RPS fucking loved this game, which is pretty bizarre. It looks absolutely shit.

Edited by Nefarious_Al

Gamefly you da best!

Edited by kippers

Ouch. Can't say I didn't expect it, though. The city looked bland, empty and very linear for a supposed stealth game, and that immediately seeded doubt in my mind.

I'm looking forward to the QL though! Should be entertaining.

Posted by WalkmanBoy

2 stars from Alex, called it!

Edited by ArbitraryWater

I sort of expected this, but I got this game cheap enough off Greenman Gaming ($33) that I am willing to see how bad it is for myself. That's not to say this review wasn't useful; Alex is a good writer and I have lowered my expectations accordingly!

Posted by Abendlaender

Bummer. I really want a good stealth game......

Edited by Fairbrethees

Reading this made me want to play Dishonored again. Vast and layered environments with intuitive controls making navigation a breeze.

If one was inclined to play Thief, I suggest Dishonored as an alternative.

Stabby stabby stab stab.

Posted by Krakn3Dfx

Reviews for this game are all over the place. Got it with an AMD Never Settle Gold coupon that I picked up on Ebay for $20, so it basically cost me less than $7 between this, Saint's Row 4, and Grid 3, so I'm not too broken up either way, but hopefully I enjoy it more than 2 stars worth regardless.

Posted by Humanity

@av_gamer said:

Pretty low reviews across the board. I remember when Dishonored first came out and people were hating on the game, claiming that it was a pathetic Thief clone and the upcoming new Thief game would out-do it. Turns out Dishonored surpassed Thief in every way. Whose laughing now.

If you want a good quality Thief game, play Dishonored.

I don't think anyone is laughing here, I doubt anyone wants games to turn out bad.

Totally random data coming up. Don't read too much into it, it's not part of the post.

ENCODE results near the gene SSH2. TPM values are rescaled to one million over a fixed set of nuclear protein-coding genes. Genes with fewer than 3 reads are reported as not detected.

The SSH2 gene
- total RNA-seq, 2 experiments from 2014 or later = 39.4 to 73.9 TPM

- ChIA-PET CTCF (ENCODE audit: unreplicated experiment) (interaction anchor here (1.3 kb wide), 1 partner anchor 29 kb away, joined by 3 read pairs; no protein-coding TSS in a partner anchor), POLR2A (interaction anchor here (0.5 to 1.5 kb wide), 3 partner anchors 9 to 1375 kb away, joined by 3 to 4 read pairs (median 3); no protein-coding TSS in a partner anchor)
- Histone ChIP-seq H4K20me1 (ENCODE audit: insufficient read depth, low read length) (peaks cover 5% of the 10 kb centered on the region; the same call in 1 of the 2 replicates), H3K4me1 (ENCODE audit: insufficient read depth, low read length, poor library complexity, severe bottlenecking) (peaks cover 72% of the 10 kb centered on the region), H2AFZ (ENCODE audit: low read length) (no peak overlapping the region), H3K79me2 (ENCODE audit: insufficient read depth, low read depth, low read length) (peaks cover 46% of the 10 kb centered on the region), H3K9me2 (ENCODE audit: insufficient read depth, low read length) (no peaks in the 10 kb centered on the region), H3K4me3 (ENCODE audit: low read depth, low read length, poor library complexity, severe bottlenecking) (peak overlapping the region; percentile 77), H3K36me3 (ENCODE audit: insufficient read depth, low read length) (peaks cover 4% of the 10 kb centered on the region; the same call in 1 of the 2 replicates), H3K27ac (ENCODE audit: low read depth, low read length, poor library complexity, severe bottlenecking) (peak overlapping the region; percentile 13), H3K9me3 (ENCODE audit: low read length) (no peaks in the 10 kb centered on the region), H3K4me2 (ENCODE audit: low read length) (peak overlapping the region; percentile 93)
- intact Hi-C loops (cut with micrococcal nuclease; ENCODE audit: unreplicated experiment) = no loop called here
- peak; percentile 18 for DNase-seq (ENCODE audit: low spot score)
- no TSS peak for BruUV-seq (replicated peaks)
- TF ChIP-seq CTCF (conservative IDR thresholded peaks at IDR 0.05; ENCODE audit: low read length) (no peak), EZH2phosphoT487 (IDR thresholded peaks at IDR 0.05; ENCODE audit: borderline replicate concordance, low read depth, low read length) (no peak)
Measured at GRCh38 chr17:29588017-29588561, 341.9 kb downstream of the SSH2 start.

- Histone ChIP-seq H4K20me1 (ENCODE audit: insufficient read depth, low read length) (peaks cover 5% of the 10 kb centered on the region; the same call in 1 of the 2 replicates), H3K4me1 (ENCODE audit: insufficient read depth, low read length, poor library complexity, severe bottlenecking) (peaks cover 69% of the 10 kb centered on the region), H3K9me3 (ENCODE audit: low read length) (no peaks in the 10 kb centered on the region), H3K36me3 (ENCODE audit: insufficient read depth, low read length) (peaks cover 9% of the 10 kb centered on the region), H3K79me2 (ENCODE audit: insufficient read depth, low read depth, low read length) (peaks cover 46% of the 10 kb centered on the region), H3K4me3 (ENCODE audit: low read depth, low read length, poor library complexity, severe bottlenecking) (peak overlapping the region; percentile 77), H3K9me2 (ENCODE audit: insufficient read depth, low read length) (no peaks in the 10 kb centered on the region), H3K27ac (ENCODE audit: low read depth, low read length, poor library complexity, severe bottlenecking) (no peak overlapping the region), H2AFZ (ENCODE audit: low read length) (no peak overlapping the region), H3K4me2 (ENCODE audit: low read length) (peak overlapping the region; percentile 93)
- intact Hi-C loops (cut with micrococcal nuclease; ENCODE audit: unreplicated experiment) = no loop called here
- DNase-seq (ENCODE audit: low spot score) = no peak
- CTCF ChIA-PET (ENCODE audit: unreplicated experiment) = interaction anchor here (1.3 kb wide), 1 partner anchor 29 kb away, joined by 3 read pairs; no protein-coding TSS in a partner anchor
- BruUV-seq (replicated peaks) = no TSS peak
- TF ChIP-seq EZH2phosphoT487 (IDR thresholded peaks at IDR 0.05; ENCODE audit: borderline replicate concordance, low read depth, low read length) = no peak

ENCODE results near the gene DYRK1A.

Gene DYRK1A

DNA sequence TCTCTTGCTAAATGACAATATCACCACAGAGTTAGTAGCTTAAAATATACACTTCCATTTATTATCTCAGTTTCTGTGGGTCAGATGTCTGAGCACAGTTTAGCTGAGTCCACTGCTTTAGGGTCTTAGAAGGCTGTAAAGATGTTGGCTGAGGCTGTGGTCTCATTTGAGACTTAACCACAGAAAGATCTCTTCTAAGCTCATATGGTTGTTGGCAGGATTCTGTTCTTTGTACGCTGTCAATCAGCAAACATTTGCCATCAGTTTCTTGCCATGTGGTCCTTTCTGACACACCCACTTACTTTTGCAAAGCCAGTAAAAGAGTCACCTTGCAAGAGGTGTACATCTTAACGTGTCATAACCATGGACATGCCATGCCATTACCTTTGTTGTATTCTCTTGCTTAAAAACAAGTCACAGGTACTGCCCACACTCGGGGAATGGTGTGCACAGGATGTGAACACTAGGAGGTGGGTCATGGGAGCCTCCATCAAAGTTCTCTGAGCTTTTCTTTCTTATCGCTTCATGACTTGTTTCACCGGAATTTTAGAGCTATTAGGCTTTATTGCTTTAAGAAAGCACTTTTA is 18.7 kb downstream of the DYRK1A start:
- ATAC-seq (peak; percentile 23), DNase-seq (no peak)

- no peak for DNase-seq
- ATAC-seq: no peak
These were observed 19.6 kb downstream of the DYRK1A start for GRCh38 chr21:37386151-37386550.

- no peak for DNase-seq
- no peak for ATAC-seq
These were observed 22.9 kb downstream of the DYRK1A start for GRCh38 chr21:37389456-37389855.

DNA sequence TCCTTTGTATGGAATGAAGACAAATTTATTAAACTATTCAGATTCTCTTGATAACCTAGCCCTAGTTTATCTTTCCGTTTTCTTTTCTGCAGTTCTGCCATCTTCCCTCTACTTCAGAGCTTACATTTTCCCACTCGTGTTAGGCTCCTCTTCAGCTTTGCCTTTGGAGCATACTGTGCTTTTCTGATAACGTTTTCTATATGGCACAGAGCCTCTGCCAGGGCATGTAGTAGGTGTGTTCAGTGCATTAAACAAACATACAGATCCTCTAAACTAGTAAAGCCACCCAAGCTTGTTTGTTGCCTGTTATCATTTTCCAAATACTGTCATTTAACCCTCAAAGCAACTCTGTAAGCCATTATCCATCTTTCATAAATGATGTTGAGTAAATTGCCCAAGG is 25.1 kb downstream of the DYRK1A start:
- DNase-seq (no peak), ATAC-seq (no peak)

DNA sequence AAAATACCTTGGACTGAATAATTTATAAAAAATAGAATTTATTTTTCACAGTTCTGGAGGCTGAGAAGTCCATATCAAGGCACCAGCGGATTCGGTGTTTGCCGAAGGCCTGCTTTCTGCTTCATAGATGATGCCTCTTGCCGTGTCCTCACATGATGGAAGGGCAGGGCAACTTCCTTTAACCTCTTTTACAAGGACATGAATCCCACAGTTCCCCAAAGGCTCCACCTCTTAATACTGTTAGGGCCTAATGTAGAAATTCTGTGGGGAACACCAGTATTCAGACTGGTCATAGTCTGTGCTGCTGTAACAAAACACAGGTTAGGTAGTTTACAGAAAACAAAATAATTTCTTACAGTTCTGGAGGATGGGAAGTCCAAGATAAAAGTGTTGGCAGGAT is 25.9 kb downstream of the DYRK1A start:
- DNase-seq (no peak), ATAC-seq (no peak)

And until I actually play the game the jury is still out. Jeff gave Strider 3/5 while Patrick said he loved it and likewise I also am loving it. Different strokes for different folks an' all that.

Online
Posted by Machocruz

@av_gamer said:

If you want a good quality Thief game, play The Dark Mod, it's free.

Fixed

Posted by Cronstintein

Am I the only one who thinks going a more open-world direction would be more fun? Like a mini-skyrim but with better stealth mechanics. My favorite parts of skyrim was busting into random places and stealing as much as possible. There's gotta be a game in there somewhere.

Posted by The_Laughing_Man

@bongchilla: I agree this is by far the most negative.

Posted by X4N
Posted by gbrading

You know what? Dishonored is a damn fine game, and the DLC is excellent too.

Posted by AssInAss

If you want Alex to basically say this in video form, watch the latest Bombin' the A.M. (17:22 to 34:00):

Edited by Arach666

@x4n said:

I actually recently installed Thief Gold with HD texture mod. Along with The Dark Mod in preparation for this.

Bummer.

Yeah,but to be fair it was expected,besides you´re very well served with those as far as stealth games are concerned,and if it´s your first time going through them don´t forget to have a go at Thief 2: The Metal Age wich is not only the best in the series but in most ways still the best stealth experience ever made.

Posted by Wampa1

@arbitrarywater: I blame greenmangaming's super cheap pre-order deals for many poor purchasing decisions, sure it was clearly my lack of impulse control that caused me to end up with Colonial Marines and a season pass but it's easier to blame a company.

Posted by Vrikk

Well shit.

Edited by AMyggen

As a fan of the series, this has seemed like a a mediocre to bad game since the beginning. It has been in development hell, the word coming out from E3 was absolutely terrible and the stuff they've shown off has seemed like the blandest shit ever. It just seems like they never decided what kind of game they wanted to make, so they decided they'd try to please everyone and ended up pleasing no one. It's a shame, I really wanted a new, good Thief game.

Edited by Rukus

@nettacki said:

@mystyr_e said:

would like to know what system he was playing on cause saw some footage on PC maxed and looked damn gorgeous

I'm wondering the same thing.

Looks great on my computer (i5-4670k, GTX780) with everything maxed at 1440p. Nixxes does amazing things when it comes to PC ports/optimizations. One thing Nixxes mentioned in a preview was 4K optimizations, which really shows on the UI icons/fonts. Most games today are designed for 1080p, which is really obvious on a larger display (mainly anything pre-rendered - like the UI graphics - get blurry), but everything is nice and crisp in this. e: (Two examples: http://i.picpar.com/KW9.png and http://i.picpar.com/NW9.png)

Posted by BigD145

@cornbredx said: